I look forward to sharing other photographs, thoughts, and reminiscences in future posts. I welcome your comments, questions, and suggestions.

Until next time, happy image-making…

Bruce

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Photo Tip #10: Photographing Wildlife

Photographing Wildlife

 

 

 

 

 

 

 

 

 

 

 

 

 

Photographing wildlife is a challenging and highly rewarding pursuit. Wildlife adds a magical element to any nature experience. Most of us interact with some form of wildlife on a daily basis. With some basic equipment, a little preparation, and a focused effort, you can achieve outstanding results–and often within a relatively short distance from your home.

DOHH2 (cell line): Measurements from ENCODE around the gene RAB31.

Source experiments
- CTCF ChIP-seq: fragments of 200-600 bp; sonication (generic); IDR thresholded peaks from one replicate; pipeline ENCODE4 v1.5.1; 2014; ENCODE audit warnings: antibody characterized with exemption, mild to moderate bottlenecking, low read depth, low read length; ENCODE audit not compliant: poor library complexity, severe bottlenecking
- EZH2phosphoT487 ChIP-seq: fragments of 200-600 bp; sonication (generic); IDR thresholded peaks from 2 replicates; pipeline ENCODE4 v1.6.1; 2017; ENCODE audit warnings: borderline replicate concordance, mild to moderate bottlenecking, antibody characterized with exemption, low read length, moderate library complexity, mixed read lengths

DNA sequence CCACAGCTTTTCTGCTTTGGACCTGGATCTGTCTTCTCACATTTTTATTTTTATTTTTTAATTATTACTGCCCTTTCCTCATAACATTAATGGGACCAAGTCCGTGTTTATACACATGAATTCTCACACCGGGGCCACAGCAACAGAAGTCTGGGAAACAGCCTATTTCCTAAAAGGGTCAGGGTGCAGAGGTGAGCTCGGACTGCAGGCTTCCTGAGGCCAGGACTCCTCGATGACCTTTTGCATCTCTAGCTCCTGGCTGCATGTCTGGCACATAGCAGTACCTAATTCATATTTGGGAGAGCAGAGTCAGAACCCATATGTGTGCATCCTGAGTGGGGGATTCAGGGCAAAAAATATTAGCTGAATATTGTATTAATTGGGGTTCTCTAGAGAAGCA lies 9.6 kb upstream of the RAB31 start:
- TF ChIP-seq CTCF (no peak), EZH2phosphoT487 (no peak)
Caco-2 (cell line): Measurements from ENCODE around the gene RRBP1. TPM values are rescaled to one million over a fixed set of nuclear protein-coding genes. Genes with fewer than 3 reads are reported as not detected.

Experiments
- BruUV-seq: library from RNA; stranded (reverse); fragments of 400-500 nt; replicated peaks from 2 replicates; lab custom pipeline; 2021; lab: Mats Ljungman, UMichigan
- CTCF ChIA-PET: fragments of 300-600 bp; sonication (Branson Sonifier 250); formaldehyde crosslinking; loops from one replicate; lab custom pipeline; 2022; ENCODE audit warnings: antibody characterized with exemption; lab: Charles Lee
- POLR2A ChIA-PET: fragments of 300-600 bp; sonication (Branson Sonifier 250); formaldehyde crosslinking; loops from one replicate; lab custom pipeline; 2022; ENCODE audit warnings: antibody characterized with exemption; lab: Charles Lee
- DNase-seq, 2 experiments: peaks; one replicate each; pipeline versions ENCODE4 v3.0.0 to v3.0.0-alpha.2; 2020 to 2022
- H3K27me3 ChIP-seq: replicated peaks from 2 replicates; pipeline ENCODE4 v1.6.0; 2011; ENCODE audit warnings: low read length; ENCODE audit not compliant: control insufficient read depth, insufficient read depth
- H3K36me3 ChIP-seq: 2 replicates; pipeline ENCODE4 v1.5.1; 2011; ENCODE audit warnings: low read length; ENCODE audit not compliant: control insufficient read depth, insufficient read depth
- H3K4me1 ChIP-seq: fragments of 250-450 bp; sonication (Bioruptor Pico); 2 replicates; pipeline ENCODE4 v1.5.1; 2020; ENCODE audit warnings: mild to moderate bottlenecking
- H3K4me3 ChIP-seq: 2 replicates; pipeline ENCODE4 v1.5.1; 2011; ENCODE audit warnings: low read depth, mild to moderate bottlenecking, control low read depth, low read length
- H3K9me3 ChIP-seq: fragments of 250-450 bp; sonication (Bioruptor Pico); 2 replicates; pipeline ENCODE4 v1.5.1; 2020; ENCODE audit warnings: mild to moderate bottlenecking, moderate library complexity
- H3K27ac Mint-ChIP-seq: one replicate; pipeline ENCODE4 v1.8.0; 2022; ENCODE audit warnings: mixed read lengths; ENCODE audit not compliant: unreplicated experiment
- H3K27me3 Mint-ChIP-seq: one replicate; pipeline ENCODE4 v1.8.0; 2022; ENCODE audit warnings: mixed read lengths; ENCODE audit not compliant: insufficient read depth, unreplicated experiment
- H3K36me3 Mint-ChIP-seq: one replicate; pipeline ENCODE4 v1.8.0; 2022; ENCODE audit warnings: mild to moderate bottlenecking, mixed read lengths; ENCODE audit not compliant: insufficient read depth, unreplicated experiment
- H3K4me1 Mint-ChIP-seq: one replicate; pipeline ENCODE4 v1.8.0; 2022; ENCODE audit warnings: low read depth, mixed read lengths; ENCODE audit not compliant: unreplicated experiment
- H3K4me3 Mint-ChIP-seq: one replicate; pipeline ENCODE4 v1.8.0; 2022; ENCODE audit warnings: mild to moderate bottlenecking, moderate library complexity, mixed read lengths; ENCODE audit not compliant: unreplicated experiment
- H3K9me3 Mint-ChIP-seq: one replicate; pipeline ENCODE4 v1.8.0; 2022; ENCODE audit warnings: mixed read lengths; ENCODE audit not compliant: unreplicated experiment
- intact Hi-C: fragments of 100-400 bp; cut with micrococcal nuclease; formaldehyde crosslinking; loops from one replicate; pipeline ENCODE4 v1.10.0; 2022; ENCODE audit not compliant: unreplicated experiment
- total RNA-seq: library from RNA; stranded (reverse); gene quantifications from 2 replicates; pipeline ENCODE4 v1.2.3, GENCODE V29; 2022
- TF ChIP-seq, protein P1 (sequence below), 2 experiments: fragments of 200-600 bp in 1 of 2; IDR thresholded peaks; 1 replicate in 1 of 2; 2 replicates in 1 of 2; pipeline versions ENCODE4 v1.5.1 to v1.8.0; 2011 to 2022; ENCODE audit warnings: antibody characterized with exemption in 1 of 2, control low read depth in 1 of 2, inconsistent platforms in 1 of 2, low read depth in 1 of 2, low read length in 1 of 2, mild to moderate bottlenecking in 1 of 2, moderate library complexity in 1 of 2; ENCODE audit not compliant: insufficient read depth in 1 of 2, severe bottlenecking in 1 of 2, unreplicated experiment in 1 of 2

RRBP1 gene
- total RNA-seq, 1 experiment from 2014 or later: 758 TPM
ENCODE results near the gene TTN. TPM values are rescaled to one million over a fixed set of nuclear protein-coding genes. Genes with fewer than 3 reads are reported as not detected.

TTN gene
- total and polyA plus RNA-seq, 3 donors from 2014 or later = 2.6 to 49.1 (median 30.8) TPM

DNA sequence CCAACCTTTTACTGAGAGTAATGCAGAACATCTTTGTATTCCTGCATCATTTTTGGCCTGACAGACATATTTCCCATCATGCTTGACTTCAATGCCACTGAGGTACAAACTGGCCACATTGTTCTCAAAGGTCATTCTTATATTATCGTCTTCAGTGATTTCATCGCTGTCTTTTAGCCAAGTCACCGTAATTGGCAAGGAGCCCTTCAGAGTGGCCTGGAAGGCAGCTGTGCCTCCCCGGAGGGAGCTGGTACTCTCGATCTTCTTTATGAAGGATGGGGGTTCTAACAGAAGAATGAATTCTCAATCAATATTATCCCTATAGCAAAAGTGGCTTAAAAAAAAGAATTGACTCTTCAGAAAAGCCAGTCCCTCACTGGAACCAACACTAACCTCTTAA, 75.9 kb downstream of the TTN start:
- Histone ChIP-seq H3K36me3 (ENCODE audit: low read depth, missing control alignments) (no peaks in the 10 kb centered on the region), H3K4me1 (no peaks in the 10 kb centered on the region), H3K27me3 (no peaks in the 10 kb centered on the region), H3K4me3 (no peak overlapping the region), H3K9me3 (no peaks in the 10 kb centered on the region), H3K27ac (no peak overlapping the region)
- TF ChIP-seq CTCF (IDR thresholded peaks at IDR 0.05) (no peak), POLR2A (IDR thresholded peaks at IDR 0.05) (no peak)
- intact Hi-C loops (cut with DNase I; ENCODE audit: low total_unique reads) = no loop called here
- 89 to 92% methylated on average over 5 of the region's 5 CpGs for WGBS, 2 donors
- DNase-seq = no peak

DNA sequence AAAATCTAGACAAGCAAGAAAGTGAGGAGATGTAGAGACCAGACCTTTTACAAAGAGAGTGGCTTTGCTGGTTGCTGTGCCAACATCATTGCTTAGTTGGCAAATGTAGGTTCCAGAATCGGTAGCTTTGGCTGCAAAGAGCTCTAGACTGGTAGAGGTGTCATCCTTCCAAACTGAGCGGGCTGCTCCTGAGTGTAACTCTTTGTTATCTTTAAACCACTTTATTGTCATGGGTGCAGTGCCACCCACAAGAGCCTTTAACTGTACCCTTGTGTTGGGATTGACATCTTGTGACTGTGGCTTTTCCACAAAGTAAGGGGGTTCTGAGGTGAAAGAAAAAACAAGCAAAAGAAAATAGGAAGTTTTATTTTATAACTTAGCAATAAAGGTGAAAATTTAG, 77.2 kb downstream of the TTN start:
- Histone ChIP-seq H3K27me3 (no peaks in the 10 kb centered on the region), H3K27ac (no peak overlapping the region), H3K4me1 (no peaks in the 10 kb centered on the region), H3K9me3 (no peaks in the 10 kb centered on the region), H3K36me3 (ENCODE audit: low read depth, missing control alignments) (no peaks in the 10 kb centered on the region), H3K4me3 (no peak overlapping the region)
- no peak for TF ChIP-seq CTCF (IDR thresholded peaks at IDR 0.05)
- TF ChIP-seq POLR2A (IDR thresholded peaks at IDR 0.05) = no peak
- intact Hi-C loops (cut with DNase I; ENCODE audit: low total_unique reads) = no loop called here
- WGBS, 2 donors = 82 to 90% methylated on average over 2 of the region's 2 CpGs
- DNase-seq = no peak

While wildlife photography usually conjures up images of exotic locations like Kenya or Alaska, the lower 48 states are rich with wildlife. We are fortunate here in America to have such an extensive system of national parks, state parks, and wildlife refuges throughout the country. These preserves are often havens for wildlife in a world of increasing habitat loss. Yellowstone is the crown jewel of national parks and boasts the highest concentrations of wild animals in the contiguous U.S.. The Yellowstone ecosystem is comprised of some 28 million acres and claims some of North America’s most impressive species–including grizzly bears, wolves, elk, and bison. Living here in Mount Shasta, I am blessed to have the Klamath National Wildlife Refuges just an hour away. The Klamath Refuges are a major stopover along the Pacific Flyway and home to the largest wintering population of bald eagles in the lower 48. Millions of birds migrate through the Refuges every Spring and Fall. Many areas throughout the country offer similar opportunities for photographing wildlife.